Upside-down Water Glass

Demonstrate how atmospheric pressure can keep water in a glass even if it is upside down.

Time: about 5 minutes.


  • drinking water glass
  • water
  • small piece of thin cardboard or heavy construction paper
  • a sink (or an area that can get very wet)


  • Cut a square of cardboard larger than the diameter (width) of the top of the glass
  • fill the glass with water to the very top (no air left at top)
  • place the cardboard over the glass
  • hold the cardboard and turn the glass over
  • let go of the cardboard


  • What did you observe?
  • What do you think is happening?


There are two factors that influence the results of this experiment: air pressure and surface tension. Air pressure is all around us and is caused by the weight of the air molecules above. Now, you may think that molecules don’t weigh that much (and you’re right) but there are billions and trillions (even more) of them weighing down on us and that’s why we have air pressure. This same air pressure helps keep the water in the glass (only if you did the experiment with no air between the cardboard and the surface of the water). The weight of the water in the glass is less than the air pressure pushing on the cardboard. The surface tension of the water helps create a bond between the cardboard and the water surface to help keep the cardboard in place.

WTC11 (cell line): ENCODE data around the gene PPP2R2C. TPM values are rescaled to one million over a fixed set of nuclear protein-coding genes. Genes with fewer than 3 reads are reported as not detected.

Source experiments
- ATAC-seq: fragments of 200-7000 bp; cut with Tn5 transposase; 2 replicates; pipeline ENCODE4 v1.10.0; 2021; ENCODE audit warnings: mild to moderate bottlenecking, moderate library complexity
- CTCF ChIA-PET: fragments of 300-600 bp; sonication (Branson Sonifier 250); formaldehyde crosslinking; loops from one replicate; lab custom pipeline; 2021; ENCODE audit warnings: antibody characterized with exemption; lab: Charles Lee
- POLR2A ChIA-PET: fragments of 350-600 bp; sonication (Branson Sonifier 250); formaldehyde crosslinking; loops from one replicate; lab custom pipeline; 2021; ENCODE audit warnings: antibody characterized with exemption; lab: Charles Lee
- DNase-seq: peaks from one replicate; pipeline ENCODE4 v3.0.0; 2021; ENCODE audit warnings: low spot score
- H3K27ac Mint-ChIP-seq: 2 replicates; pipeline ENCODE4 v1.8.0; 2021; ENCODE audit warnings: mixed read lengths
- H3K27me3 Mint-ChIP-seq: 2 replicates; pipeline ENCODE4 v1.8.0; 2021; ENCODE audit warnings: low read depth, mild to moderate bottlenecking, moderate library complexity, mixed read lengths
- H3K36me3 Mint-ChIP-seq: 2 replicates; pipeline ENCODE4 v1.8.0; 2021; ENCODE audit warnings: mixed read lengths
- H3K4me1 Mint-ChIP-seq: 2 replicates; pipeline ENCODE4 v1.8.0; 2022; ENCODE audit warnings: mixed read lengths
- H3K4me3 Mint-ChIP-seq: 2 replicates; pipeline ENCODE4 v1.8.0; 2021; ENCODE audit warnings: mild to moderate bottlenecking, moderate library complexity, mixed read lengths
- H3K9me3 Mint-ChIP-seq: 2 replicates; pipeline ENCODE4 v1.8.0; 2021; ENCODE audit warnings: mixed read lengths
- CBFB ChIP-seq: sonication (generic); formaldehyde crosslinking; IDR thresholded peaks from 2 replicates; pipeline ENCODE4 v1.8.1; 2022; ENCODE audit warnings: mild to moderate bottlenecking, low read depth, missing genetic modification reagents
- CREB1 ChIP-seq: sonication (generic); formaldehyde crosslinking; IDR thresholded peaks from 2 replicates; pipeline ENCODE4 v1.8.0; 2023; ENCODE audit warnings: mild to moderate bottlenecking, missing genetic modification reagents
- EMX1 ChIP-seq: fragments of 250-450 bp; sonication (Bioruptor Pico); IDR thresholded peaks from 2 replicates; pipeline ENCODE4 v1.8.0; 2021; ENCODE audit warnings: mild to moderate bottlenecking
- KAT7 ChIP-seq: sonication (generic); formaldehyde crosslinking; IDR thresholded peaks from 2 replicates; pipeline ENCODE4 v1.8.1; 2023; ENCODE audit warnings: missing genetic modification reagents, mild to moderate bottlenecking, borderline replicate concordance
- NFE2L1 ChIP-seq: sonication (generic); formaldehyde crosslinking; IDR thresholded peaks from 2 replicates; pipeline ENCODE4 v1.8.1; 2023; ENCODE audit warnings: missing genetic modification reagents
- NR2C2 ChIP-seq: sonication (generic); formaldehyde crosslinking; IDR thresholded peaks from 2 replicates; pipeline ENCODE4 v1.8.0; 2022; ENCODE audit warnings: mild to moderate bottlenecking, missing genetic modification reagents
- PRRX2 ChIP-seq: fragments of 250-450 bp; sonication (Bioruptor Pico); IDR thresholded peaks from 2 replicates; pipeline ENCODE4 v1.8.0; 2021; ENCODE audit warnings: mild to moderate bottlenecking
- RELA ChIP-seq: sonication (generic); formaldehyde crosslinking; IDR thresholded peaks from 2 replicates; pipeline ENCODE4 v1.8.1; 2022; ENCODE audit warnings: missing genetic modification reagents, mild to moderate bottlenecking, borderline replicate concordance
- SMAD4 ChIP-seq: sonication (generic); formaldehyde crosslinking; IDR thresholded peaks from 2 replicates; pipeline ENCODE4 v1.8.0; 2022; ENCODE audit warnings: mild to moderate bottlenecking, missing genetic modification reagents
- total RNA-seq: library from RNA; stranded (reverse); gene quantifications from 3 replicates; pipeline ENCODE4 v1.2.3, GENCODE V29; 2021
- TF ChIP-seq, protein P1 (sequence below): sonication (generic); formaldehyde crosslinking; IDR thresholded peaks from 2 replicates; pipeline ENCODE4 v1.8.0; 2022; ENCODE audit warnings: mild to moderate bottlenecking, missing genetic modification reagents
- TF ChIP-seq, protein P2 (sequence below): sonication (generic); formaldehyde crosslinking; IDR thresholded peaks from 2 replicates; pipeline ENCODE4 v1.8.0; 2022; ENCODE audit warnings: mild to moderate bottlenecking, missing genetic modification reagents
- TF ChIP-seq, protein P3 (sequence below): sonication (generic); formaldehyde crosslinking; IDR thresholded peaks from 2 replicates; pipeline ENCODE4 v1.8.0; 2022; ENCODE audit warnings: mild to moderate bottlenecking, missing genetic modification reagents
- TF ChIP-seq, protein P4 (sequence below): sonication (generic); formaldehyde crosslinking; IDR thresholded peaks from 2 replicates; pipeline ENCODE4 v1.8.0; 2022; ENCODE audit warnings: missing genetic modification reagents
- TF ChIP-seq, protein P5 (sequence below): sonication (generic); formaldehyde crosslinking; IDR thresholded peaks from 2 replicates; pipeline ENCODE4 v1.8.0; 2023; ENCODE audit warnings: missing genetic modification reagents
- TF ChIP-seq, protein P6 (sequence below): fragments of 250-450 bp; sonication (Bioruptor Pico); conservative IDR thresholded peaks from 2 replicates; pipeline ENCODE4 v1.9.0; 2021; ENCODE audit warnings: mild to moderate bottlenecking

• Try it by turning it sideways rather than upside down.
  • Try it with a bit less water in the glass (so there is air between the surface of the water and the cardboard).
  • Try it with thinner paper.
  • Try it with soda water.
  • What would happen if you put dish soap around the rim of the glass?


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Coco Science

Coco is interested in STEAM with a particular interest in the A. She has a hamster named Marshmallow and likes to read, craft, cook and dance.